Thursday, April 21, 2016

The Sounds of Cuba

Growing my Cuba Playlist

David Cogswell |  April 21, 2016 3:00 PM ET

When I traveled to Cuba in 2013, I discovered that at practically every public place you go you will see live musicians playing quality music, and most of them will have CDs of their music to sell you.

On my first trip I picked up a number of recordings from musicians I encountered and they have given me immense pleasure since. So this time I made sure to bring enough cash to cover purchasing CDs at virtually every opportunity.

When I got home I dumped the contents of the CDs onto my iPod and created a Cuba playlist that is a rich trove of fine music that brings the experience, the feeling of Cuba back to me.

There is nothing quite like music to evoke old memories. Can’t you still vividly remember the first times you heard many of your favorite songs? When the songs come on you are transported back to the moment when you first experienced that music.

Talk about cultural exchange on a personal level, I can’t think of any better way to experience it. I was able to take home samples of a great variety of the music I heard along the way. It was like taking a little piece of the sonic fabric of Cuban life that I can transplant into my own living room, or through my headphones into the space between my ears.

With these CDs, I can recreate that Cuban atmosphere at home, and revive those memories of Cuba. And it is nice to know that I contributed one little bit to the careers and efforts of the musicians I crossed paths with. Through the music I can return to Cuba in my mind.

It’s a richly rewarding and highly personal kind of foreign exchange, a mutually beneficial exchange between foreigners. I especially like the idea that these exchanges are really people to people. There is no corporate entity deciding which of these groups to sign, record and promote, based on what they think is marketable.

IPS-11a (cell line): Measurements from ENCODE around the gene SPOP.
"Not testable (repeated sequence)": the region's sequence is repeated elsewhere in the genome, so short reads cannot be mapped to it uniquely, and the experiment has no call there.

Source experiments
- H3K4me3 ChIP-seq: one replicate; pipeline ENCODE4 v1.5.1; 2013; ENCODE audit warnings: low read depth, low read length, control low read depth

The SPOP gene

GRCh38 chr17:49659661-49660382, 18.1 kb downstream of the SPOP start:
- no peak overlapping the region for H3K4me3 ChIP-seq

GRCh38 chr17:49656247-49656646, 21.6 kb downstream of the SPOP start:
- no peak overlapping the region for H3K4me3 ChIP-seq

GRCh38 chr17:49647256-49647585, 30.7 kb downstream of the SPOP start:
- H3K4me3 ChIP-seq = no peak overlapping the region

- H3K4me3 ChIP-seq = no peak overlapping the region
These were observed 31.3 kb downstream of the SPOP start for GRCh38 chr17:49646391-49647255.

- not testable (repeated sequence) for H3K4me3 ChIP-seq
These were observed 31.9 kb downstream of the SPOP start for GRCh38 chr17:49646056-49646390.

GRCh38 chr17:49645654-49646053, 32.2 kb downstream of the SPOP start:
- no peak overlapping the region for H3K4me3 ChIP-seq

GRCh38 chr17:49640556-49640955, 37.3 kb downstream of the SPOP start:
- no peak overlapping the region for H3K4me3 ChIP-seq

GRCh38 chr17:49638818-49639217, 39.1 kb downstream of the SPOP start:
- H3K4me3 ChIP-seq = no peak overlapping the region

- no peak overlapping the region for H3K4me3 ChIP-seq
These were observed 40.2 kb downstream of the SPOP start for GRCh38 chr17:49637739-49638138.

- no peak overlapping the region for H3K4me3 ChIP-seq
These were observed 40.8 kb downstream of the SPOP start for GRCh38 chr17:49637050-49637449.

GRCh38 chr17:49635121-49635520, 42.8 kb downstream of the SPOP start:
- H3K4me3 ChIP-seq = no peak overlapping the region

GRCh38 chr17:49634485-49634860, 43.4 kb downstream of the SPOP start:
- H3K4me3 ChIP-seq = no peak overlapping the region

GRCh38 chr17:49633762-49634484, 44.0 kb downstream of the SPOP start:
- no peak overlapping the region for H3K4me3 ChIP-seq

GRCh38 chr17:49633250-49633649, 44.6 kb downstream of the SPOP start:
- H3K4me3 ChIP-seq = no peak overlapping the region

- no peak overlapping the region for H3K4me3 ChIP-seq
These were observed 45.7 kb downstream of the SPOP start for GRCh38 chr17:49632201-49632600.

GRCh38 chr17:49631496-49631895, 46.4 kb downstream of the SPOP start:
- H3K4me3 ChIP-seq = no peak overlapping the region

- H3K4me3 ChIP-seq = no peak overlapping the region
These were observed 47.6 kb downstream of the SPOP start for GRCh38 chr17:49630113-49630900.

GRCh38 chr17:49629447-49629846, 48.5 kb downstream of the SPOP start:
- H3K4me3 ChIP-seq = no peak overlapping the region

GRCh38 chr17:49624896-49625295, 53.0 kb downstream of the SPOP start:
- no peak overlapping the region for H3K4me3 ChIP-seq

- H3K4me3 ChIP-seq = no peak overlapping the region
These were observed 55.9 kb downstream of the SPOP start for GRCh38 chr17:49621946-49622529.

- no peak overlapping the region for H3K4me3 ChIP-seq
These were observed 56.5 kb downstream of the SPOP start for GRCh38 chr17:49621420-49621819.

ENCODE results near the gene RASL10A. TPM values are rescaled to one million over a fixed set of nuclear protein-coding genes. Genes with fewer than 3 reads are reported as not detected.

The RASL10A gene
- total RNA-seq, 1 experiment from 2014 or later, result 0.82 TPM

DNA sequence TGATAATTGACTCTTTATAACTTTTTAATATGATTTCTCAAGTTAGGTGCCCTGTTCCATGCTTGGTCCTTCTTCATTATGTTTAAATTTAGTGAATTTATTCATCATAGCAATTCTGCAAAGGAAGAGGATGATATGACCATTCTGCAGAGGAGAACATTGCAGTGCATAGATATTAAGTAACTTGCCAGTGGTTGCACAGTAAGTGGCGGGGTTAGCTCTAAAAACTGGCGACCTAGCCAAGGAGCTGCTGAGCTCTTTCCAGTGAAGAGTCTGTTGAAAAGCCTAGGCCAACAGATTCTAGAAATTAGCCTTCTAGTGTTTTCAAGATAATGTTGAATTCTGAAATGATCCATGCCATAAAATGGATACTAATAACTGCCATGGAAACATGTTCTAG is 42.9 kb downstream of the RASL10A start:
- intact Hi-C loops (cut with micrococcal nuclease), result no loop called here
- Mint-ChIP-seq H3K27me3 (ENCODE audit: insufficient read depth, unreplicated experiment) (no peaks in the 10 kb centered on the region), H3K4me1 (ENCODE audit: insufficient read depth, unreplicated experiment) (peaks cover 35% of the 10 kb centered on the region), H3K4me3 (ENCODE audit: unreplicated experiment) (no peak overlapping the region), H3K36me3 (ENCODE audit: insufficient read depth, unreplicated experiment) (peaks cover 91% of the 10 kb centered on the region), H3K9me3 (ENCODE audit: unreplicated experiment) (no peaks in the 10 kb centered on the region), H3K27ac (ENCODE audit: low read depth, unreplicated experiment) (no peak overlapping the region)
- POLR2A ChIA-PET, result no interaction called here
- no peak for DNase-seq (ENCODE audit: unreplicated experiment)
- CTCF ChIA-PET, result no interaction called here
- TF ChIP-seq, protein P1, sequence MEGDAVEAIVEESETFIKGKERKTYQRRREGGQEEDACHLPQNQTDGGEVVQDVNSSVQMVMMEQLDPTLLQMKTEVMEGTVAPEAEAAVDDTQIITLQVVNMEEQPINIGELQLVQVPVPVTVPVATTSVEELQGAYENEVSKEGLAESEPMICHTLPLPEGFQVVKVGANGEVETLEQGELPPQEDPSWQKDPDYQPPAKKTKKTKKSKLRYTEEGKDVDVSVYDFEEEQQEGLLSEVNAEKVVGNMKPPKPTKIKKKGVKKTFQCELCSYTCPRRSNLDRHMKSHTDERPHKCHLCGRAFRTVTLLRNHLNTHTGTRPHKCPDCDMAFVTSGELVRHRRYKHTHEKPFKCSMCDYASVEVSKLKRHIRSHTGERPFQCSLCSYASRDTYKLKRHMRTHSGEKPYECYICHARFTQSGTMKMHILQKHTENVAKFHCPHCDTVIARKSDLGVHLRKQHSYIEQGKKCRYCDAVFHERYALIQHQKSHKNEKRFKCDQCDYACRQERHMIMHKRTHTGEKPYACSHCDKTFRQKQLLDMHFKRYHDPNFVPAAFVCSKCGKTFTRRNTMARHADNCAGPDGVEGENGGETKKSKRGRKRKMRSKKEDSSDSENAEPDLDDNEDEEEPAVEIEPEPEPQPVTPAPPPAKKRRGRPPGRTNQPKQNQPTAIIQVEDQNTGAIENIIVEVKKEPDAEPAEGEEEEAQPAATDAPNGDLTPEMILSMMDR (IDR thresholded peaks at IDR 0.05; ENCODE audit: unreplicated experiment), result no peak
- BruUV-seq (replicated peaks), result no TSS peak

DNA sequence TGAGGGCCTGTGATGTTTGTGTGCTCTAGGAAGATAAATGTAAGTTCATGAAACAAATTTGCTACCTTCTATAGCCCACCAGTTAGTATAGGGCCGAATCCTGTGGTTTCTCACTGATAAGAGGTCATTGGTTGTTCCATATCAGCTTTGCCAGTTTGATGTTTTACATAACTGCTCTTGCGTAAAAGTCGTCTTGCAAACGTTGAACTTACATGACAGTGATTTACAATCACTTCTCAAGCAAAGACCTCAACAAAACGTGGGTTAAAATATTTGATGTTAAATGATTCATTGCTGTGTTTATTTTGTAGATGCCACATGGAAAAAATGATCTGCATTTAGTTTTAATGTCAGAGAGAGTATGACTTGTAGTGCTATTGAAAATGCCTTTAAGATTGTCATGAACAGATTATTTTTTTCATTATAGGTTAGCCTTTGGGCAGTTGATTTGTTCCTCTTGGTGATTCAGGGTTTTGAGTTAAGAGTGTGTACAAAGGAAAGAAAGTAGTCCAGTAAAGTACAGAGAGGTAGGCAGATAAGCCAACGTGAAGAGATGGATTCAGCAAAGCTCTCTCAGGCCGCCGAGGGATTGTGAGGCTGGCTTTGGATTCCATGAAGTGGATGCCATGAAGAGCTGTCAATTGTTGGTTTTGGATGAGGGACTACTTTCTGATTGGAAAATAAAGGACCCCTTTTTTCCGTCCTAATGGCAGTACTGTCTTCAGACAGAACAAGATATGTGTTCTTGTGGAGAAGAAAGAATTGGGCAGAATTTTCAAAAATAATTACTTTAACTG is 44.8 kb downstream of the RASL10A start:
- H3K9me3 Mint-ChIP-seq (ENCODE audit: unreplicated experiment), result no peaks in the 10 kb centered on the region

And it’s not an exchange between the respective governments of the countries. There is no intervening entity between us travelers and the musicians whose music we purchase. It is just the grassroots musicians themselves packaging their own music and distributing it directly to us.

Before going to Cuba I had heard plenty about how great Cuban music is. But even having that expectation, what I experienced when I arrived in Cuba was something beyond the range of anything I had experienced before. And it’s not just superficial aspects of musical style. The difference runs much deeper. They really experience music differently to the way we do.

Life in Cuba is fundamentally different from what we know in the states. It’s different enough to be called a different world. When you are there you experience some of that difference. It’s a different experience of living. It’s stunning. It’s hypnotic to be ushered into a world that is so enchantingly different.

There are few places that present a greater contrast to American life, in spite of the fact that the two countries are so close to each other and their histories are inextricably entangled. There are deep affinities between the two countries, and yet because of the separation for the last half century, they are enormously different.

The music provides just one lens that enables us to experience the difference.